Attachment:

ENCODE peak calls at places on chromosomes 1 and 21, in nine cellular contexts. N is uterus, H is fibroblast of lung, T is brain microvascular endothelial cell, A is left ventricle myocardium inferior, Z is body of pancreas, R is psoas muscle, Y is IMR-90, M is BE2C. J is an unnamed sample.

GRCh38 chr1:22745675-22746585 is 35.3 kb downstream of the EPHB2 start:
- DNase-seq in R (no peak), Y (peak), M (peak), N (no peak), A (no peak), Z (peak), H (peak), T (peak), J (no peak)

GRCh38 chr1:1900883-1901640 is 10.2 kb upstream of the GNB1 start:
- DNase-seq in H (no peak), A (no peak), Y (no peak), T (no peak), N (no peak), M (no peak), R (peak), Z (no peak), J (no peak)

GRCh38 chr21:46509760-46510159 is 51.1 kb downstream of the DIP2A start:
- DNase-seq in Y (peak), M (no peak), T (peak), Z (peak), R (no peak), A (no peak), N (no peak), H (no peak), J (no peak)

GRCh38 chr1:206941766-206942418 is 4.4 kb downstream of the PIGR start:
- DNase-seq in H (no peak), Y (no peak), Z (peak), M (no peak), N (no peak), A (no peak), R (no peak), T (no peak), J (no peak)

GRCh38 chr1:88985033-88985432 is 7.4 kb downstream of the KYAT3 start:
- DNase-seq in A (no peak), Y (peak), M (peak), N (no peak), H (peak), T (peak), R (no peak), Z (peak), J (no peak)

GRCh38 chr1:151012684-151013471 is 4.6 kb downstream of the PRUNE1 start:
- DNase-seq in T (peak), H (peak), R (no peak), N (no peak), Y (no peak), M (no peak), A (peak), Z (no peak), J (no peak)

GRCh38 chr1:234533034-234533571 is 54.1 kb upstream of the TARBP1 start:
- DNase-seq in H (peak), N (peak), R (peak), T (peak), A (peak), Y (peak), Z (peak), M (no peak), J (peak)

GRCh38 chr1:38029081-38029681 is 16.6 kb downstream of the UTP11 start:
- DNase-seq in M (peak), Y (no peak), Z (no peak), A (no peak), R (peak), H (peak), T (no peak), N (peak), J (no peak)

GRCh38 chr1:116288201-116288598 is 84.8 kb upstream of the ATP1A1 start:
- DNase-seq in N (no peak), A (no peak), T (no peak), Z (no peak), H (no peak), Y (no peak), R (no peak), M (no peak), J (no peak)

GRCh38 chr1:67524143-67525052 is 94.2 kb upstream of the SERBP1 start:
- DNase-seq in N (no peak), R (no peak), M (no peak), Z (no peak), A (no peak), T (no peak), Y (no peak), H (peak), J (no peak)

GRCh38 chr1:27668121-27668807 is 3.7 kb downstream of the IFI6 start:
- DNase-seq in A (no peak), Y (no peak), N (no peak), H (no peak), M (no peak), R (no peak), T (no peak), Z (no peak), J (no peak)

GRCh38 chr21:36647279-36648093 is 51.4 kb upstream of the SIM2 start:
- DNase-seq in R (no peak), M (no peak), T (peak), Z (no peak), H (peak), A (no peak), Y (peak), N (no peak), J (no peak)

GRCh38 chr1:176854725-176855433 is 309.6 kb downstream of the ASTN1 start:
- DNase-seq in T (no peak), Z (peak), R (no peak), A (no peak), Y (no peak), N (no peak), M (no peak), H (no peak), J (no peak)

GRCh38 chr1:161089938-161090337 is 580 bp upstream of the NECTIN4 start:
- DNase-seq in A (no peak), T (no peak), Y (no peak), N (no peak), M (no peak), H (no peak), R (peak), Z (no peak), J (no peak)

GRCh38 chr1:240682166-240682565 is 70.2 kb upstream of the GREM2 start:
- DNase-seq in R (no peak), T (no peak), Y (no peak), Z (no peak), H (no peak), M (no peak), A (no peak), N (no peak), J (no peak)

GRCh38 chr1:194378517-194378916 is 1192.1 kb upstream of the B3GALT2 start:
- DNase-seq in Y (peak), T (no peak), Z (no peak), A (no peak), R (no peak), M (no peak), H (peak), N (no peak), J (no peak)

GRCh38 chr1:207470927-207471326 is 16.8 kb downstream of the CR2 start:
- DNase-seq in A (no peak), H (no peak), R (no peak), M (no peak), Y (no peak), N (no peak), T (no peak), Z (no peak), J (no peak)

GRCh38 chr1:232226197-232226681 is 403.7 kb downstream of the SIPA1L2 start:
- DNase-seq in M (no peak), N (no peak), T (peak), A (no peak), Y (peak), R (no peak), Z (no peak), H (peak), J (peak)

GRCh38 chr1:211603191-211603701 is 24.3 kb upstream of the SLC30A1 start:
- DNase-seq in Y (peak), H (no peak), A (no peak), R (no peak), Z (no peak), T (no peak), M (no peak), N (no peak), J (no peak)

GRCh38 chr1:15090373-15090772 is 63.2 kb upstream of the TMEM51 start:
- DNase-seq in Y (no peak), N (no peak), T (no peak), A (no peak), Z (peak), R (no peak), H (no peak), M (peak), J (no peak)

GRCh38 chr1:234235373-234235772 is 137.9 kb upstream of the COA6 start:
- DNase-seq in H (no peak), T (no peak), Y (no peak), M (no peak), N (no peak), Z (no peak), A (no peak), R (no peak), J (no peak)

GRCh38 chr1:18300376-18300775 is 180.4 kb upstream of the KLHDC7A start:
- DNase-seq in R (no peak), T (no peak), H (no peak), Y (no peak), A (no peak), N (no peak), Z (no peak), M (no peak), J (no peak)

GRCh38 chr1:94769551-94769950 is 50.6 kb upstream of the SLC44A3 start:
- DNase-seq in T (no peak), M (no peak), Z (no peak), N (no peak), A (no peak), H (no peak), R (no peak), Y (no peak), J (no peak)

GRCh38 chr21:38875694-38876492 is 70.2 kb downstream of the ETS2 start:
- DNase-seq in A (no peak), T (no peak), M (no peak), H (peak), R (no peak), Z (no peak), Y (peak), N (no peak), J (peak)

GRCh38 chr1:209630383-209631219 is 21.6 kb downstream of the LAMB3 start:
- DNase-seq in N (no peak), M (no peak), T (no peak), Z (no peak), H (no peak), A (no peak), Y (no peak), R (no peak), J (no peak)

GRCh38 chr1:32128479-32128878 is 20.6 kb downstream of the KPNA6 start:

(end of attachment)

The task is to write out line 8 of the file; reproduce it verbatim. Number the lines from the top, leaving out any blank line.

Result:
GRCh38 chr1:206941766-206942418 is 4.4 kb downstream of the PIGR start: